Parenting Teens is NOT for the Faint of Heart!

Anyone who has ever parented teens knows that it is NOT for the faint of heart! I have parented two teens and made it through to the other side! Through my experiences as a mother, as well as working with thousands of teens and their parents, I’ve learned a thing or two.

Firstly, recognize that you are both stressed out and anxious and don’t always know how to deal with it. When we are stressed and anxious, we are desperate for relief and that’s when things can get dicey. Unless we have healthy coping skills at the ready, it’s all too easy to turn to alcohol or drugs, medicines in the cabinet, unhealthy digital habits and more.

For more than 20 years, I’ve taught quick and easy coping skills for stress and anxiety. The key to making these coping skills helpful and useful is to using them consistently. For an example, we brush our teeth on a daily basis to prevent the buildup of cavities, we should use similar coping techniques regularly to prevent the buildup of excess stress and anxiety. Another way to look at it is like a glass of water: If it’s ¾ full with “calm and relaxed” feelings, there’s not a lot of room for the stressed and anxious feelings, so it’s easier to empty them out. The more you fill yourself with the “good” feelings, the less likely you and your teen are to over-react the next time get on each other’s nerves – again.

The techniques I’m about to share with you work equally as well for both teens and adults, however, I should caution you (from experience!): Sharing these with your teen is probably not going to be met with open arms or an open mind. The best thing you can do is to start using them on a daily basis and watch the changes in yourself and in your relationship with your teen. Another way of putting it: Lead by example! Like they say on the airplanes: Place the oxygen mask on yourself first, THEN help others.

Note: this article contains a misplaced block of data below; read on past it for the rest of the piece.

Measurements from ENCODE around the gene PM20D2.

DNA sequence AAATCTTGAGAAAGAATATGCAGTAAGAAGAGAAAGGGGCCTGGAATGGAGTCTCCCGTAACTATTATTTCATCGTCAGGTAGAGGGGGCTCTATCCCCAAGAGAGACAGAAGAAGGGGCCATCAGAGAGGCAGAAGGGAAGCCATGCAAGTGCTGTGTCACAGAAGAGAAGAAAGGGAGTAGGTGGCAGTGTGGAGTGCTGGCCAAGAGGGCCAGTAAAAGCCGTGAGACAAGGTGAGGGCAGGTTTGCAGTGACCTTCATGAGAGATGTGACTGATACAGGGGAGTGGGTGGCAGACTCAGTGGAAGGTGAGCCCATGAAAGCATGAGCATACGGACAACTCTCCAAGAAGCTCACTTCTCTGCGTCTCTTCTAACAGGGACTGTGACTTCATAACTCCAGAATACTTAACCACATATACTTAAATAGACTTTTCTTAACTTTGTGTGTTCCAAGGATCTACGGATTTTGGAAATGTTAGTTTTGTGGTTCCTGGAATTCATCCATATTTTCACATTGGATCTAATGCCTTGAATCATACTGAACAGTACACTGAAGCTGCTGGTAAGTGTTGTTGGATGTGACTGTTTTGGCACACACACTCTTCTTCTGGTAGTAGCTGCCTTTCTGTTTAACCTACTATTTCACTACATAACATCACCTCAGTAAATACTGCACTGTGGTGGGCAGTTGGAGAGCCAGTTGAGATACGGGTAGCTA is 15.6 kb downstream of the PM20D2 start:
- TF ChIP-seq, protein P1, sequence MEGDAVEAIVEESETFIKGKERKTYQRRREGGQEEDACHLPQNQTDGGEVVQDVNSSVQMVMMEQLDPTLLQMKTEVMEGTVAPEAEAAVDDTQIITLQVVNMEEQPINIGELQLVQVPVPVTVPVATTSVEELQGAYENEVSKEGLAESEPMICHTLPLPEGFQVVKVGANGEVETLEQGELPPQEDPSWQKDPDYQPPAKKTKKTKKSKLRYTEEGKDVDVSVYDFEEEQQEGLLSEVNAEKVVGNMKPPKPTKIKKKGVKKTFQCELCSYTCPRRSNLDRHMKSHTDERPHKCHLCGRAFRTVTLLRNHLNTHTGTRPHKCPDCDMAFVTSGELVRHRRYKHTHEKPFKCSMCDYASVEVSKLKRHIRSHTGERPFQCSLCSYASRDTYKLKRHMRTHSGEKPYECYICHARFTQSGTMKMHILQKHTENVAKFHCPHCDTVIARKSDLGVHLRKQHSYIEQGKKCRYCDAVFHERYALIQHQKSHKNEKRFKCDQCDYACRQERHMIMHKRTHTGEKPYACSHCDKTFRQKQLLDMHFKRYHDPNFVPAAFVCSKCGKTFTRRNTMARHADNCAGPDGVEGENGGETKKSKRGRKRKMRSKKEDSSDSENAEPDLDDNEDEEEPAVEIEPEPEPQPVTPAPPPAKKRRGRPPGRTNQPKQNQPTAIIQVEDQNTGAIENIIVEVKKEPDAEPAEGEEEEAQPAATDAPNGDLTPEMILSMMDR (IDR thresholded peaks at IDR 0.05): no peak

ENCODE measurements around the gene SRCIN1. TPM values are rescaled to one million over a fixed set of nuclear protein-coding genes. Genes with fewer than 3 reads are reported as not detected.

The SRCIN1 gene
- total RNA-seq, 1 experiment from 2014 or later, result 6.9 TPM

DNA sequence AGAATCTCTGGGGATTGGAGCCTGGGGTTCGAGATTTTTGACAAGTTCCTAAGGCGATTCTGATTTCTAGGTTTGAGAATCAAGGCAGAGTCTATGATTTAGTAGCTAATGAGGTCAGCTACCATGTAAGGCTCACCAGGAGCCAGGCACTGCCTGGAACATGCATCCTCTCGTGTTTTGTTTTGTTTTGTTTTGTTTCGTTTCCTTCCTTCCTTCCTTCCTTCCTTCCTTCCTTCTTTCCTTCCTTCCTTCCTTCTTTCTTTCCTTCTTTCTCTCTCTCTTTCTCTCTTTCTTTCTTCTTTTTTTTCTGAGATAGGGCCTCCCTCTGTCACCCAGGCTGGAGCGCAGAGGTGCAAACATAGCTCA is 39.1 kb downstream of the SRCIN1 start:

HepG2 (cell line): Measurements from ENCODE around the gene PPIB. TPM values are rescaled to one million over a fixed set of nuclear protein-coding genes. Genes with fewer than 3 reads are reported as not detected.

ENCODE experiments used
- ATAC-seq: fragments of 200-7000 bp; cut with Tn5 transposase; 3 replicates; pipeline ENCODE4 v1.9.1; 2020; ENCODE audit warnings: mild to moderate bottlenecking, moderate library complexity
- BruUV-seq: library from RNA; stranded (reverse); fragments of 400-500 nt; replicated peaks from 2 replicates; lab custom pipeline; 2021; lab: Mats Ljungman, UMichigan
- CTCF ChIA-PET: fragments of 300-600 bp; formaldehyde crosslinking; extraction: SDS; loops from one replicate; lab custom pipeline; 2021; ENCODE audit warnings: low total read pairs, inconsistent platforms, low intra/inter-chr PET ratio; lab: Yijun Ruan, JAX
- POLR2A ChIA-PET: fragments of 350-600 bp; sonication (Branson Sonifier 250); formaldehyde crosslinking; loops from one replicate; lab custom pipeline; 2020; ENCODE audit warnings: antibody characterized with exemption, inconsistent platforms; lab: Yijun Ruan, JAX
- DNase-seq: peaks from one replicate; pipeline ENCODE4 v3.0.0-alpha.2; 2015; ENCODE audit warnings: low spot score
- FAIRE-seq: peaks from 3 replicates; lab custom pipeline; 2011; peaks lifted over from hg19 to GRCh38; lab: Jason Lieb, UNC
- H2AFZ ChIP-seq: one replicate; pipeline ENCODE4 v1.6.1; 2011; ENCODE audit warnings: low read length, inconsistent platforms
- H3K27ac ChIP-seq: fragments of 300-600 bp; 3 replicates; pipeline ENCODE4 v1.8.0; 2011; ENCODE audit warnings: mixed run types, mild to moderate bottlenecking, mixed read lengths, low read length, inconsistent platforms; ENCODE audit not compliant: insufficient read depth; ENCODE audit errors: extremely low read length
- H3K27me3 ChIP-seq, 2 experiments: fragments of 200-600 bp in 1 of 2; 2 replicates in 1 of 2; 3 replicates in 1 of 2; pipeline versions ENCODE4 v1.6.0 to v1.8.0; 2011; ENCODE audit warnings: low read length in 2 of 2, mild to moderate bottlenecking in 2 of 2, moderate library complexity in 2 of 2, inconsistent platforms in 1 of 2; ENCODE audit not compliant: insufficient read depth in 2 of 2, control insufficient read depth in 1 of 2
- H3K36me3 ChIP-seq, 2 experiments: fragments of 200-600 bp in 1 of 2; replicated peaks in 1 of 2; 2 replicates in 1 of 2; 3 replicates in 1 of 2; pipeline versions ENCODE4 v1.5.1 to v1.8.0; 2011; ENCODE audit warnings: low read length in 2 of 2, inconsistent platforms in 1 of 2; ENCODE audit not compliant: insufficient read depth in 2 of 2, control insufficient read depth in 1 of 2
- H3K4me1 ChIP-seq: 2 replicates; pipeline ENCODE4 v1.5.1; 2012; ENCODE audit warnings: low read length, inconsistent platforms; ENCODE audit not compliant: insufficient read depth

I love teaching breath techniques – because our breath is always with us and brings us back to the present moment. You can start by tracing a square on the table in front of you or on your leg. Or you can draw a square on a piece of paper to follow. Starting at the top left hand corner, trace along the top line to the right as you inhale to the count of four. As you trace the line down, hold your breath to the count of four. As you trace the bottom line across to the left, exhale to the count of four. And finally, hold your breath again to the count of four as you trace the line back up to the starting point.

This is another really simple technique that is so powerful! Grab a water bottle or your keys or anything that’s handy. You can also just use your hands. You want to toss the bottle or keys back and forth in front of you, making sure to cross the midline of the body. If you don’t have anything, simply swing your hands side to side in front of you, making sure to clap your hands at the midline in front of you. In a very short time you will notice your stress and anxiety beginning to ebb away.

Imagine healing energy at your feet. You’re going to imagine that you can breathe this in through the bottom of your feet upwards in three parts. Imagine taking a third of a breath through your feet, just up to your knees and pause. Take another third of a breath up to your stomach, and pause. Take that last third of a breath all the way up to the top of your head and pause. Hold it for a moment or two, then exhale, letting go of any stress or tension. Repeat as many times as you like, until you get back to a relaxed state.

I’d love to hear how these techniques work for you and how they help your relationship with your teen! Comment below or find me on Facebook, Twitter or

Stephanie empowers women to find freedom, peace of mind and joy in their lives. Stephanie has freed thousands of people, from tweens to 82-year-olds, from their fears, stress and anxiety. When she’s not helping people off “the couch” she can be found with her sweet rescue dogs Maggie and Claire walking and meditating at the reservoir or on “the mat” practicing yoga. She lives in CT with her husband of 32 years, Michael. You can connect with Stephanie on Facebook, Twitter or   

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